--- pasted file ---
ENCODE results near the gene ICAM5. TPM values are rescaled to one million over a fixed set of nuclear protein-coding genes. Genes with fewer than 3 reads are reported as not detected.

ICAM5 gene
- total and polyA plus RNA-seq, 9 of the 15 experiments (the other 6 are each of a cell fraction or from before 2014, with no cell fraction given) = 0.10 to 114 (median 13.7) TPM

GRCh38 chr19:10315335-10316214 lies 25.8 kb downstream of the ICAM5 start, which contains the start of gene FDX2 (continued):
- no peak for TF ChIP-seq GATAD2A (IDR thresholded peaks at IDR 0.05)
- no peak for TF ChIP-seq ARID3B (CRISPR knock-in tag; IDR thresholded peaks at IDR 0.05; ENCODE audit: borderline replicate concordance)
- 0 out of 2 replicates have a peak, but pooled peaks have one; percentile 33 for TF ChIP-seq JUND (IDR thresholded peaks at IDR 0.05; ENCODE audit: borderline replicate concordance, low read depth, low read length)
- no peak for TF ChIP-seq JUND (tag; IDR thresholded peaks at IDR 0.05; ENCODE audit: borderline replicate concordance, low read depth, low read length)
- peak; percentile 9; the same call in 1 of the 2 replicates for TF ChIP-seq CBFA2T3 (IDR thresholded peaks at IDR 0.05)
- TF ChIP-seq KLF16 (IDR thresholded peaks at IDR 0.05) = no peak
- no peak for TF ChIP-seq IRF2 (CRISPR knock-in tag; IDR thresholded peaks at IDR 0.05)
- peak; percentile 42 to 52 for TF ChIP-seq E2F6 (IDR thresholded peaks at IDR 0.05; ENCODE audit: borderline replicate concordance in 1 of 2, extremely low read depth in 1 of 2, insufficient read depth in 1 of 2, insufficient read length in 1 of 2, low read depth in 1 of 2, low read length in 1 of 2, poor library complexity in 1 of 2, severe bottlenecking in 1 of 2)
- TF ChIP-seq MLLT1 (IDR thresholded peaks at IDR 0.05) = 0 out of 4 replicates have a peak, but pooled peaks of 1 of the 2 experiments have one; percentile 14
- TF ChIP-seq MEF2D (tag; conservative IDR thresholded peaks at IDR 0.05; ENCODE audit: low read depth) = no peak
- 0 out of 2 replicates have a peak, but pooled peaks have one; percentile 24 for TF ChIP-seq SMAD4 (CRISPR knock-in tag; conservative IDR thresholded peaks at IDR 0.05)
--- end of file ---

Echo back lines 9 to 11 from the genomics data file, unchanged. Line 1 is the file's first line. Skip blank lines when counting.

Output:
- peak; percentile 9; the same call in 1 of the 2 replicates for TF ChIP-seq CBFA2T3 (IDR thresholded peaks at IDR 0.05)
- TF ChIP-seq KLF16 (IDR thresholded peaks at IDR 0.05) = no peak
- no peak for TF ChIP-seq IRF2 (CRISPR knock-in tag; IDR thresholded peaks at IDR 0.05)